But this whole debate is really a fallacy, because being Catholic has absolutely nothing to do with what language the Mass is said in.  I’ve met wonderful people on both sides of this debate, and it greatly bothers me that people spend their time vilifying others with all the evil that already exists in the world.

For so-called traditionalists (or “rad trads,” or whatever other silly titles they have), your blanket judgement of people that attend a Mass in vernacular is ridiculous.  Jesus didn’t give us a rigid Mass structure, he gave us guidance and the Church built a Mass, which has evolved over time, even before the Tridentine Mass came into existence.  So don’t lecture me how you are the original Mass, unless you want to roll back to saying the Mass in Aramaic.

For so-called progressives, I’m even more dismayed.  So little is expected of us as Catholics: weekly Mass, regular Confession, follow basic Church teachings, pray regularly and teach your kids about the faith.  When you consider that in many places you can’t attend Church without risk of death, these requirements are a small price to pay for salvation.  Yet over the past month here at my local church I’ve seen:

  • A bulletin announcement for parents picking up kids from Catechism, asking them to please attend Mass with their kids.
  • A lasy in front of me at Mass constantly checking Facebook on her phone during Mass.
  • People regularly showing up late to Mass and leaving early (get an alarm clock perhaps?).
  • Folks coming into the pew in front of me while I’m praying and talking loudly.
  • People shaming a mother for bringing her kids to Mass when they make one tiny peep of noise…sadly, the same loud people that interrupted my prayer earlier.

And I’m not trying to call out my local Church, because I’ve seen similar things elsewhere.

For both sides, you all are being played by an atheist-minded media hell-bent on tearing the Church apart from the inside.  This media gleefully alters quotes from Pope Francis to get people riled up.  It dramatizes Church business like the Synod of Bishops on the Family.  I think I spend more time proving that what the media says is wrong to people than I do talking about how much I love the Church.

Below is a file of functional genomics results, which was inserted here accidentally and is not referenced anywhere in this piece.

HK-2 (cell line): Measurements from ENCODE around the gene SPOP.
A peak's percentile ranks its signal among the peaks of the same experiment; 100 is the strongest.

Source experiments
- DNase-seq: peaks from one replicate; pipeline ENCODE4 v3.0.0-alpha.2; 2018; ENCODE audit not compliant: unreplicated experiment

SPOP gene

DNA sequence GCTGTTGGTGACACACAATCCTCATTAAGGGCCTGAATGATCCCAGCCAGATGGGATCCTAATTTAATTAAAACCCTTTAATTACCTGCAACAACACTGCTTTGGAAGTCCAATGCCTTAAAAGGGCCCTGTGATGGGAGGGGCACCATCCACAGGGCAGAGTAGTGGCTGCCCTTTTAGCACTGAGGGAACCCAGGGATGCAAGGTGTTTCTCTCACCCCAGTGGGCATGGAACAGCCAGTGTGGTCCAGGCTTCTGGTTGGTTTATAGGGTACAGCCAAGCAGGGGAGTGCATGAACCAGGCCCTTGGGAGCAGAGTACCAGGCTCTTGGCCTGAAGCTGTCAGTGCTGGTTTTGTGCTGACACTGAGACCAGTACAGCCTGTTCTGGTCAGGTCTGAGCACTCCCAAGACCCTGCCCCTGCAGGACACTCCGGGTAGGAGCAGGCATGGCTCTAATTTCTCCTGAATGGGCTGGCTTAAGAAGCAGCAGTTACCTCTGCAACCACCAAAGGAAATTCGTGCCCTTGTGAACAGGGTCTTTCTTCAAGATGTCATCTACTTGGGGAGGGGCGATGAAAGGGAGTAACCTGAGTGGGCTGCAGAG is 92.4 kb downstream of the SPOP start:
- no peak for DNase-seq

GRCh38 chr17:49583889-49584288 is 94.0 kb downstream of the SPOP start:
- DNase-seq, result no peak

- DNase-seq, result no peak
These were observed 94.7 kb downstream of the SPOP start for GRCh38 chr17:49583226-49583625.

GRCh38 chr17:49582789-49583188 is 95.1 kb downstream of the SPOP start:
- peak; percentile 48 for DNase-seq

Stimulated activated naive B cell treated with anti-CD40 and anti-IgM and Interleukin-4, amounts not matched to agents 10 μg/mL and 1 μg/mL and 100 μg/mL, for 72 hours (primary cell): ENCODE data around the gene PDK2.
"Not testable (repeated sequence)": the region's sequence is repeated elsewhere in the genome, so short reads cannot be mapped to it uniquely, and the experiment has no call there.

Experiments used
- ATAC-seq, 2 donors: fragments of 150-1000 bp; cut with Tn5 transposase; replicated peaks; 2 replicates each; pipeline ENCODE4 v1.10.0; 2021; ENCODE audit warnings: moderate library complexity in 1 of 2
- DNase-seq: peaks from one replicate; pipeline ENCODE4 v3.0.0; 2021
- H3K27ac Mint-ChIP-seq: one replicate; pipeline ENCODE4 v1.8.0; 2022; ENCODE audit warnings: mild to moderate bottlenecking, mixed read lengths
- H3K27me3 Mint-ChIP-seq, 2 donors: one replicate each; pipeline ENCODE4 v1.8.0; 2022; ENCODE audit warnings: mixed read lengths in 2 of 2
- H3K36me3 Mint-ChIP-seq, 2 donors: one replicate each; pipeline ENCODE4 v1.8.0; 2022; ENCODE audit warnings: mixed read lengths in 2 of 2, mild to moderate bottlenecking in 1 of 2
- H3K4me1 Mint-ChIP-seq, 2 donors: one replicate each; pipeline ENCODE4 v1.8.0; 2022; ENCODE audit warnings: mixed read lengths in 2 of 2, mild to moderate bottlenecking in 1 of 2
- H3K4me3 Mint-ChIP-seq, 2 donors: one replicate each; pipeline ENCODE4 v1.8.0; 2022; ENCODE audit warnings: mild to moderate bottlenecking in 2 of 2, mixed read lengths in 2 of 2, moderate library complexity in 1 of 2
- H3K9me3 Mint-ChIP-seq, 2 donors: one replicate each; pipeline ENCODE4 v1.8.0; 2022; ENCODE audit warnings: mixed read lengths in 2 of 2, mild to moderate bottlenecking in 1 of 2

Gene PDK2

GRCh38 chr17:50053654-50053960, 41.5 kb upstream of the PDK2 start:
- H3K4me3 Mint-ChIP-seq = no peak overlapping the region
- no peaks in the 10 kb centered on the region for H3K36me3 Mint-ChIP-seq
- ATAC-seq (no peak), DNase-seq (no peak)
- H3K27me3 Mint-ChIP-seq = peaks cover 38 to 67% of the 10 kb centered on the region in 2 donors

And that is the problem.  We’ve become so focused on hating each other we often forget that the Church is supposed to bring people together, to help us overcome the daily temptation to sin, and to be our supernatural support structure.  We’re so busy arguing about who is better that we forget to see the good in others.  We’ve been corrupted by the world around us, rather than changing the world for the better.

I encourage you to change the status quo.  If you’ve never attended a Tridentine Mass, find one and go.  Same for Novus Ordo.  Talk to those Catholics after Mass.  Volunteer to teach Catechism and build young adults who are strong in their faith and knowledge of the Church.  Turn off your phone and pray peacefully on Sunday.  Set a good example, not just at Church, but whenever you walk out into the world.

Be that light to the world that Jesus wanted us to be.


This post represents the views of the author and not the views of the Department of Defense, Department of the Navy, or any other government agency.

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4th Doctor: Scringe stone found in a dead man’s pocket? A lost mine? A phony map. Are people still falling for that old guff? I mean, are they?
1st Romana: You mean you didn’t believe his story?
4th Doctor:  No.
1st Romana: But he had such an honest face.
4th Doctor: Romana, you can’t be a successful crook with a dishonest face, can you. 

Doctor Who, The Ribos Operation part 1 1978

While I haven’t been doing tech now for several years, given the great hack of 2017 I think it’s one again time to give you several pretty basic rules on password security, that, if followed by John Podesta and the DNC, would likely have the media looking for a different conspiracy to blame Hillary Clinton’s defeat on.

Rule Number 1:  If it has a computer in it and said computer connects wirelessly to any other, it’s hackable:

Your phone, your game system (and at the rate we’re going pretty soon your car and toaster) are all basically computers, accessing the net and being accessed.  Any such systems need to be treated as such when it comes to keeping sensitive info or opening attachments or setting passwords.

Me I don’t connect my cell phone to the net, I don’t use it for email, hell I generally don’t keep it charged or on unless I’m traveling.  I use it as a phone when I need a phone, that’s it.

Rule Number 2:  If you live in the first world and have a credit or debit card you ARE worth hacking.  

A lot of people figure because they’re just average folks without a lot of money hacking you isn’t worth someone’s time hacking or spamming you remember (per gallup figures) that the median per capita income in Nigeria is $493, That for a quarter of the nations of the world $100 represents the median monthly per capita income of a person.